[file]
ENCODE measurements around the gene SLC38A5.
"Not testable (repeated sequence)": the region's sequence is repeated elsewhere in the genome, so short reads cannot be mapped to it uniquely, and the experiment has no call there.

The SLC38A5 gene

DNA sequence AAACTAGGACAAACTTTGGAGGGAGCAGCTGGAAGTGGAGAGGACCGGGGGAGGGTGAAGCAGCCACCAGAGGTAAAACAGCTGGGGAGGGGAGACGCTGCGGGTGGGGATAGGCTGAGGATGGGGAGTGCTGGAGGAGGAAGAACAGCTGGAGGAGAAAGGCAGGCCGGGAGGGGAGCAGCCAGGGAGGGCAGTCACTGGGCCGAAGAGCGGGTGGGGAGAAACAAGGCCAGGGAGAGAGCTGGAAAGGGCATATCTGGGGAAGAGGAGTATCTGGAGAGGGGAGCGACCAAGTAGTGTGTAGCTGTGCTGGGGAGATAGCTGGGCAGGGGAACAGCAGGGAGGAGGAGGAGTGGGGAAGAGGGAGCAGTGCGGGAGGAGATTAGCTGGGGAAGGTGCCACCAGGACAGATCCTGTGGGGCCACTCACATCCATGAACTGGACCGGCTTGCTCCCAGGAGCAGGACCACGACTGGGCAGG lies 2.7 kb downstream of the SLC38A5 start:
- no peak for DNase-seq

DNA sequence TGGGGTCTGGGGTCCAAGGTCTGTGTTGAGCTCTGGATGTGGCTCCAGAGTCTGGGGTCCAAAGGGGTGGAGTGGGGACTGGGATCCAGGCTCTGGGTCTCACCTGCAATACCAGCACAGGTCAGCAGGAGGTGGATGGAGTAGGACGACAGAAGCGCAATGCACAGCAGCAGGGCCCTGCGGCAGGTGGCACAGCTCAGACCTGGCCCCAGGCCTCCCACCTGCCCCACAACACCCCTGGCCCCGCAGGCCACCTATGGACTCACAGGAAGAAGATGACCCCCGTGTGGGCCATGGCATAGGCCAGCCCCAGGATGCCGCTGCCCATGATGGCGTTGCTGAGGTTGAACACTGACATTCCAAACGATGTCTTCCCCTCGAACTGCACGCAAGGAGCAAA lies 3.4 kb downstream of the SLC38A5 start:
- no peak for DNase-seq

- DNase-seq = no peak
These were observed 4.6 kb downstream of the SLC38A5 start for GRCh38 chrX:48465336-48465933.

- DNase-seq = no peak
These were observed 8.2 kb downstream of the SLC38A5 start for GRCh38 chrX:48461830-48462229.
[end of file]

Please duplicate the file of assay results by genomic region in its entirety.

ENCODE measurements around the gene SLC38A5.
"Not testable (repeated sequence)": the region's sequence is repeated elsewhere in the genome, so short reads cannot be mapped to it uniquely, and the experiment has no call there.

The SLC38A5 gene

DNA sequence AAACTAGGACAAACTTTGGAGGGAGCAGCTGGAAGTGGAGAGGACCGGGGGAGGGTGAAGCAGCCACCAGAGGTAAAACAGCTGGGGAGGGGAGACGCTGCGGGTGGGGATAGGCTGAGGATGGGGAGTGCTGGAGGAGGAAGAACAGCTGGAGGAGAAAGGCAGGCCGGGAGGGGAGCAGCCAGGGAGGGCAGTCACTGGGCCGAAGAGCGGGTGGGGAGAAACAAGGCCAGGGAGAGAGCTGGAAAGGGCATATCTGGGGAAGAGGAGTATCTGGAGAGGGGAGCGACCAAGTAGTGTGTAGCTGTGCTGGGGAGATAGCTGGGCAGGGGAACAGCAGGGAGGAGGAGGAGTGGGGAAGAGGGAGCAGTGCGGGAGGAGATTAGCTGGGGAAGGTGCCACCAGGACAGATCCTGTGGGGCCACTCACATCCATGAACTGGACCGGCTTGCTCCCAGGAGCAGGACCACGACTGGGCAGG lies 2.7 kb downstream of the SLC38A5 start:
- no peak for DNase-seq

DNA sequence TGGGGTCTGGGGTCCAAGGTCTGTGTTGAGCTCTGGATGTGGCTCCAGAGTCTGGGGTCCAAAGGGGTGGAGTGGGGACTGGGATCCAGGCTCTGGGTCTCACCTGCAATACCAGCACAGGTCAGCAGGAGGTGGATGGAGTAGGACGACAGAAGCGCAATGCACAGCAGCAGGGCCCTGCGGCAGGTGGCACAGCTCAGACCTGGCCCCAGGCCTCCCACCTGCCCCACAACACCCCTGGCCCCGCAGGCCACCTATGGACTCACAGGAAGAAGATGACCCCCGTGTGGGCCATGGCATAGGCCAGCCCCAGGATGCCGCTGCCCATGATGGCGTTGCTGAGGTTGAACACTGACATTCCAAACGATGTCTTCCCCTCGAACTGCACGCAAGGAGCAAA lies 3.4 kb downstream of the SLC38A5 start:
- no peak for DNase-seq

- DNase-seq = no peak
These were observed 4.6 kb downstream of the SLC38A5 start for GRCh38 chrX:48465336-48465933.

- DNase-seq = no peak
These were observed 8.2 kb downstream of the SLC38A5 start for GRCh38 chrX:48461830-48462229.